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Topic: Triangle peyote shape - how to?  (Read 15432 times)
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« on: April 15, 2010 11:16:27 AM »

Anyone know how to do this?

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« Reply #1 on: April 15, 2010 02:01:37 PM »

OK, here's how I would do it. First of all, I'd use brick stitch rather than peyote. Peyote would need to be done down the length of the sides, whereas brick stitch will work from one end of each side to the other, if that make sense.

First of all, it looks to be about 8 beads around. Make a ladder stitch base 8 beads around, and make it into a circle. Leave a long tail (12" min.). Bead it into a tube 17 rows high, then start decreasing it. The decreased part won't be a tube, just open, like you would do a brick stitch earring. At the other end of the tube, decrease it the same way. Make 2 more tubes, then weave the corners together.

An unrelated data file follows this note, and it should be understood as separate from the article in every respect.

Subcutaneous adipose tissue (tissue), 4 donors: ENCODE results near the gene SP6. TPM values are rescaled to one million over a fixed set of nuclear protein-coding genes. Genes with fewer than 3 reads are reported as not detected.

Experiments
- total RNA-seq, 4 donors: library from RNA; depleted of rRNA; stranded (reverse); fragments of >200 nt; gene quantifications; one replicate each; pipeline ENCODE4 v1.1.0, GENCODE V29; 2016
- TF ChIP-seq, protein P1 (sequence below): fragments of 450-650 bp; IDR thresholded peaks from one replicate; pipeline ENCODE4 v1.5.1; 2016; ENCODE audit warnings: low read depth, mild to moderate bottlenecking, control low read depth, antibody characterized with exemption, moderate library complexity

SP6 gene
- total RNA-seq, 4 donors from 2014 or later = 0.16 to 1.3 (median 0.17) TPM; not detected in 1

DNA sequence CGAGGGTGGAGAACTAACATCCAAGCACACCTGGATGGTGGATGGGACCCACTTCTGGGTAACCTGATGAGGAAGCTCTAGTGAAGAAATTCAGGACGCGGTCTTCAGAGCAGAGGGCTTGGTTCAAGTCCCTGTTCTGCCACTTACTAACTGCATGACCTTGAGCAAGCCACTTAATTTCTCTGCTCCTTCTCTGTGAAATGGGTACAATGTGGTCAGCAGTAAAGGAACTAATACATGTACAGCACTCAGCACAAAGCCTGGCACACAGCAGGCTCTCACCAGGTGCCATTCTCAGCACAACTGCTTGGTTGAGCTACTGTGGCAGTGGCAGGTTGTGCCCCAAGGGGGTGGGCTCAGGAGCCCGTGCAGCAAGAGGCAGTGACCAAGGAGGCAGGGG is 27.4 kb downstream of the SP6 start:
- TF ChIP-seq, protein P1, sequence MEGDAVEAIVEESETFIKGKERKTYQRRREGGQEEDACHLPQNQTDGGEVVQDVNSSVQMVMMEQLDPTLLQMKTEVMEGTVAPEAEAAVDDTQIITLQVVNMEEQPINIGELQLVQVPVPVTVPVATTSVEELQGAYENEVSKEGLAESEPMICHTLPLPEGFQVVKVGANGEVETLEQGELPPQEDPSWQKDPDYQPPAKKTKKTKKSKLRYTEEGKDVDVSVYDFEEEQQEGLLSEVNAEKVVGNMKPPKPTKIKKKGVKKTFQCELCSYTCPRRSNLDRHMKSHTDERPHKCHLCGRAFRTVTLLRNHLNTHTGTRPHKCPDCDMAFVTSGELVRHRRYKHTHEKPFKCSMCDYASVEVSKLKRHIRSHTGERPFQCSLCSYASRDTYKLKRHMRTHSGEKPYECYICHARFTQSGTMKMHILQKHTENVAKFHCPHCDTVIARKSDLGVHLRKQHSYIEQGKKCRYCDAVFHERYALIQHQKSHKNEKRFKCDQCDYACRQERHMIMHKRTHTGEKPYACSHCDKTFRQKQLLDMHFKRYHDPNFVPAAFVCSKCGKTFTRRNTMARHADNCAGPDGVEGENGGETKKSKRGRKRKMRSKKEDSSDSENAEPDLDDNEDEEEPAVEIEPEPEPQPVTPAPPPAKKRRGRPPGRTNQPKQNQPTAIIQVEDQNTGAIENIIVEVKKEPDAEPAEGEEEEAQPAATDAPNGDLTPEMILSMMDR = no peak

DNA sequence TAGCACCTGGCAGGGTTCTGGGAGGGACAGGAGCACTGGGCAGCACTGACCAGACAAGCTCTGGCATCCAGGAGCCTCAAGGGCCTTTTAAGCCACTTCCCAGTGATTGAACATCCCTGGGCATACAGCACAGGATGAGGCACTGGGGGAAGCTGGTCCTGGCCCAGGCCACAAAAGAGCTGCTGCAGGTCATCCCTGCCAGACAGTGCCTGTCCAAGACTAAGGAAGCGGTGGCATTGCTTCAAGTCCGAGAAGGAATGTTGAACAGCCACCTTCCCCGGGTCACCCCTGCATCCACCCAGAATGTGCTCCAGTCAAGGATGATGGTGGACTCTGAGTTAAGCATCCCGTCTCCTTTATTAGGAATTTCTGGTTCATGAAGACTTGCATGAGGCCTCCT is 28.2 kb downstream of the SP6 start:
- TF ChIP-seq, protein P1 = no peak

I realize these instructions require some bead weaving experience. About.com or a general web search will turn up all kinds of instructions on brick stitch if you don't know it.
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« Reply #2 on: April 20, 2010 04:35:32 AM »

Sounds confusing. I'll have to google some of those techniques. Thanks for the help.  Smiley
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MinnieMay9
« Reply #3 on: April 23, 2010 11:08:53 AM »